This is the truth, and the animals involved shall remain nameless to protect the innocent.
At the farm today, Deb asked me to take some photos of the cow calves with their camera. They were far out in the field, and I had been around them before, so I went through a gate and walked a few hundred feet out to them. As I looked at the camera, a couple of them rushed across the field for a moment. Apparently I startled a couple of them, a couple more eyeing me nervously. That’s what cows do.
One actually came to approach me by the time I was between the various clusters of cowns, and I thought it odd. I thought it was thinking I had food, but something didn’t seem right. A protective mother, maybe? I slowed stopped for a moment and stared it down. It stopped, and I walked within less than a dozen paces and it backed a little. Instead of startling it further, I would just walk away, but it seemed to follow along a bit, walking parallel to me.
Meanwhile, back in the barn …
“Does Ken know we have a bull?”
“I don’t know. Why?” responded Stewart’s wife, Debbie.
“He’s out there in the field with them.”
Screen wipes back to scene of Ken eyeing cow, noticing a tuft of fur under its belly, indicative of the male of some large mammals. At a distance (but closer than you’d think), Ken curiously eyes the leisure end of the animal.
At this point, I’m thinking, yeah, those look like balls, and it is clearly missing any semblance of a vagina and/or udders. Wouldn’t they have told me if there was a bull? They said they were getting one, but in the Spring. But my apparent observations explained its differing behavior and overall shape. No horns, but bigger and blacker than the rest of the cows.
I was a bit surprised at my heart being in my throat (I’m not known for being fearful of anything really), but I was also satisfied that it was perfectly contained by a clear focus and determination.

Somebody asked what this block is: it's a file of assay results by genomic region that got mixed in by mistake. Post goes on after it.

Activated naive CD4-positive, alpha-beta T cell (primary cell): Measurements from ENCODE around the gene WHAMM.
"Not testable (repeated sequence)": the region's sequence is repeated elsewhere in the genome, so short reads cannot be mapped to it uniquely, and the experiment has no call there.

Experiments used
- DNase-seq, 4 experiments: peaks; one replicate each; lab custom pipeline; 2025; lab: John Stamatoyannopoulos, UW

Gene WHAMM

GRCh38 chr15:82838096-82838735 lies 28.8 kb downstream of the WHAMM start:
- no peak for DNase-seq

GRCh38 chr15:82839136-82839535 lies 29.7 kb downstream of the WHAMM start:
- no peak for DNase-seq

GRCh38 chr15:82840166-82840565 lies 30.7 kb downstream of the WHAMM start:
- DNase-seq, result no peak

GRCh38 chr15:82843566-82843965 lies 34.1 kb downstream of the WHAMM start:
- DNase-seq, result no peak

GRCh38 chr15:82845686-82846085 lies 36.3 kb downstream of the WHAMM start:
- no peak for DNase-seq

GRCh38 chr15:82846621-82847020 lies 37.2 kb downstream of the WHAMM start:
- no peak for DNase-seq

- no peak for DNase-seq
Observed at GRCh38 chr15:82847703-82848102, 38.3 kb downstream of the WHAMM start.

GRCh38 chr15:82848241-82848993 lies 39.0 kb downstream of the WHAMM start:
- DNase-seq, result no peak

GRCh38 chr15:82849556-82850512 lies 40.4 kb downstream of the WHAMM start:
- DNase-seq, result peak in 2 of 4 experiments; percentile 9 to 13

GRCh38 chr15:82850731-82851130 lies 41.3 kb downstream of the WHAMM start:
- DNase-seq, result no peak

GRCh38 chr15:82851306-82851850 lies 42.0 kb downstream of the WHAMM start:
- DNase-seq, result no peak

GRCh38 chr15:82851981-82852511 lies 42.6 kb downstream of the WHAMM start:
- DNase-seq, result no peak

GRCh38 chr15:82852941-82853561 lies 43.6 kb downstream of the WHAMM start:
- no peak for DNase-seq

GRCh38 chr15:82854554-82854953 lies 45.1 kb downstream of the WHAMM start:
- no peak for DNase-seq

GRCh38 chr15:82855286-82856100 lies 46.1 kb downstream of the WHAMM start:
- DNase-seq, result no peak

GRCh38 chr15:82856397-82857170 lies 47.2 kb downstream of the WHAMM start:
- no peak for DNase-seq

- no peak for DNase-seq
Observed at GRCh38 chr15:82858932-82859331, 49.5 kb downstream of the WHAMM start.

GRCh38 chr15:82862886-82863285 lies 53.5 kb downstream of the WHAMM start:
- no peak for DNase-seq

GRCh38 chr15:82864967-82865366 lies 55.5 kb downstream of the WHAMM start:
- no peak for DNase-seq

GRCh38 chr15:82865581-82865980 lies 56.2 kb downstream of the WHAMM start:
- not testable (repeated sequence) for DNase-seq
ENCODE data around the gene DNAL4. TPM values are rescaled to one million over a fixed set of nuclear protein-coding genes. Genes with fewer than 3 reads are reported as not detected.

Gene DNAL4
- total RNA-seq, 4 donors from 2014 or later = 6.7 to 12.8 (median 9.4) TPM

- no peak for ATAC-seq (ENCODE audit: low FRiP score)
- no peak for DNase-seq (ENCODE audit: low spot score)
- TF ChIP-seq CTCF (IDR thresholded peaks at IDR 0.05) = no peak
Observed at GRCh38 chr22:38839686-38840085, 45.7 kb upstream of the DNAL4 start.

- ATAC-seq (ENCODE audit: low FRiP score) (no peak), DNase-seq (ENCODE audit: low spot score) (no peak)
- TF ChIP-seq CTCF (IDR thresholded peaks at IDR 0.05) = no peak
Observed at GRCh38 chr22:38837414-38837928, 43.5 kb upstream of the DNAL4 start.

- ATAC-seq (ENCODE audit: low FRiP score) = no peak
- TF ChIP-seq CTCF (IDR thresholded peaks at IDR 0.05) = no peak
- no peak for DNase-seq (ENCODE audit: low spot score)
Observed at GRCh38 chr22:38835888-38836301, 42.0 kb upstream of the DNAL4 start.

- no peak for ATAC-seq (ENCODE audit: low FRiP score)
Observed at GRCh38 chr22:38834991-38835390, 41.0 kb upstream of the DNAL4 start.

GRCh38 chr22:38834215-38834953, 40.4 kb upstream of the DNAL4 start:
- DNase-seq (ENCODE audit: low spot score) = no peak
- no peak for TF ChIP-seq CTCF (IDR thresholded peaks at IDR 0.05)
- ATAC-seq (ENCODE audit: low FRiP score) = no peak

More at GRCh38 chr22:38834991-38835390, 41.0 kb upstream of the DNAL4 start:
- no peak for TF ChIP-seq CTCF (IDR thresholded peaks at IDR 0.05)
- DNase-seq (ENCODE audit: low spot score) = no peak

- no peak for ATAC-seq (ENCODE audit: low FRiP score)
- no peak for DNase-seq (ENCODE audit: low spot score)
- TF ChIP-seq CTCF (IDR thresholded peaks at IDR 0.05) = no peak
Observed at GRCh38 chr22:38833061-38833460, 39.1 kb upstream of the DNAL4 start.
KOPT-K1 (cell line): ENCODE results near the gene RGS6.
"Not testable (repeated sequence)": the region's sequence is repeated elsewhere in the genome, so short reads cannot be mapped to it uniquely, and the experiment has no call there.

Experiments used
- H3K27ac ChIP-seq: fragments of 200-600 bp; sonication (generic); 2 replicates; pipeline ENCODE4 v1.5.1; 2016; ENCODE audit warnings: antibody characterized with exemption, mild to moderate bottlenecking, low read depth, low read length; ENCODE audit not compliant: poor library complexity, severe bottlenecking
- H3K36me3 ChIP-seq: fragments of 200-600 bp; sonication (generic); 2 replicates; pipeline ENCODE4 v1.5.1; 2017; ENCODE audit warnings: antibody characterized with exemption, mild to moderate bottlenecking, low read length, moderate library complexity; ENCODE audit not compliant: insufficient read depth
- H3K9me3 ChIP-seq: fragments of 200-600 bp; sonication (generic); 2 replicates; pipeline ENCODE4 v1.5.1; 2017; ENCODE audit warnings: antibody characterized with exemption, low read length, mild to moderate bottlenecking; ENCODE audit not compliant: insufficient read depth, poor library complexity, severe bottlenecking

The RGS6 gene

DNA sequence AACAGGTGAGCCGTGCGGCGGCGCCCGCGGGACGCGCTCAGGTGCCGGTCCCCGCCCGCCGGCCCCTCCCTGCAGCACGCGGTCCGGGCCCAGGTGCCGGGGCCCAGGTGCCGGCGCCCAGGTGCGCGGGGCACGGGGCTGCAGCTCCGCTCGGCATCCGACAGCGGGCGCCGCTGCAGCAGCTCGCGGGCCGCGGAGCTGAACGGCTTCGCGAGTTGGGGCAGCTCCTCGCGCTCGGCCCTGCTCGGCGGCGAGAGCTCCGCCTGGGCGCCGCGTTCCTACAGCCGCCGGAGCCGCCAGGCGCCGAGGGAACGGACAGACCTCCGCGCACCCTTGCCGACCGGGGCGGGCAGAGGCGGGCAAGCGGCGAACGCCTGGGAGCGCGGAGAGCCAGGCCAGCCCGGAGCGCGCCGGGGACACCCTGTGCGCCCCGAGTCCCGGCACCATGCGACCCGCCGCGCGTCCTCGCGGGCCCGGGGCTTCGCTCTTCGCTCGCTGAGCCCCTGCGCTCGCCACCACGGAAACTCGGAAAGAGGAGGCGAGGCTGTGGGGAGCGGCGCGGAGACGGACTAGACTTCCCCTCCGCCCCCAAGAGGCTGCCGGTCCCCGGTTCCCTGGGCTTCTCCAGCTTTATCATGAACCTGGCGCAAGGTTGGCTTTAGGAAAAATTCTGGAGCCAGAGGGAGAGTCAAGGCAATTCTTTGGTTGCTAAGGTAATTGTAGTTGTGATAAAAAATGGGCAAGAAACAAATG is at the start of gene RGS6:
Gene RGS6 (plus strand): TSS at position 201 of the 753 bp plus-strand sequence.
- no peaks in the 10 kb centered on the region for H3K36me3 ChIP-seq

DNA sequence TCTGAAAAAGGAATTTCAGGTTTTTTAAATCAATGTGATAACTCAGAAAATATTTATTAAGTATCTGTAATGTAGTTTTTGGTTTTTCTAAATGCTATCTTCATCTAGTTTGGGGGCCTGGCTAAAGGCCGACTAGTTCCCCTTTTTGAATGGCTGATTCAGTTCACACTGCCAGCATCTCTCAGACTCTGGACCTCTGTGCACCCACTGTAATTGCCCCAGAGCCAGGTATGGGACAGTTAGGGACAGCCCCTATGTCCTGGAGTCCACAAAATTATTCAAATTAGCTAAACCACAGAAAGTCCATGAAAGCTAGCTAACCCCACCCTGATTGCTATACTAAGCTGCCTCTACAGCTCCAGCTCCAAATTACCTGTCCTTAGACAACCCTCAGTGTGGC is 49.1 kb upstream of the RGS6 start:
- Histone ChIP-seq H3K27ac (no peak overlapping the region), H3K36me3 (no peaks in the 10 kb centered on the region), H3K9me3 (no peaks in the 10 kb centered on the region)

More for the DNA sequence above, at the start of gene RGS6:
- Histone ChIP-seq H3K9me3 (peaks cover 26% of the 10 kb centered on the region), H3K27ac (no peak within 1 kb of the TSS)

When it would come too close, I stared it down and took a slow step or two toward it until it backed down. My wife later informed me, praising God she is not at this moment a widow, that staring at such an animal is dangerously confrontational, but that’s what my instincts told me to do. Either that, or run like a sissy a half-thousand feet to the electric fence in wet clothing, hoping it would elicit a chase response. No, that is not a race I would want to run.
But then something else happened. As I was in the thick of the herd, the outer line of peripheral bovines I was approaching all lines up like a football team and headed in my direction. At a not-so-slow trot.
I found the closest one to me that had room to move and walked purposefully into its path. I didn’t want to get squeezed between them or run over by mistake. It was going to earn it. But of course, cows are wusses, so I got it to step aside, leaving an unambiguously clear way out of the crescent charging line. They all passed by me, and I circled the moving herd at a much wider berth than previously, and took a few last decent shots, before slowly making the hike back to the fence.
Stew and Deb didn’t seem concerned when I returned with my tale, and didn’t know I was unaware of the bull (and bull calf as well). Stew figured my survival was due to the bull being more occupied by the ladies than with little ole stranger me.
So Yes, folks, I stared down a bull. It gave me a certain manly pride afterward when I told my wife, but she wont let me forget about the intermingling of folly and luck that let me avoid a mauling.
Don’t do this at home, folks.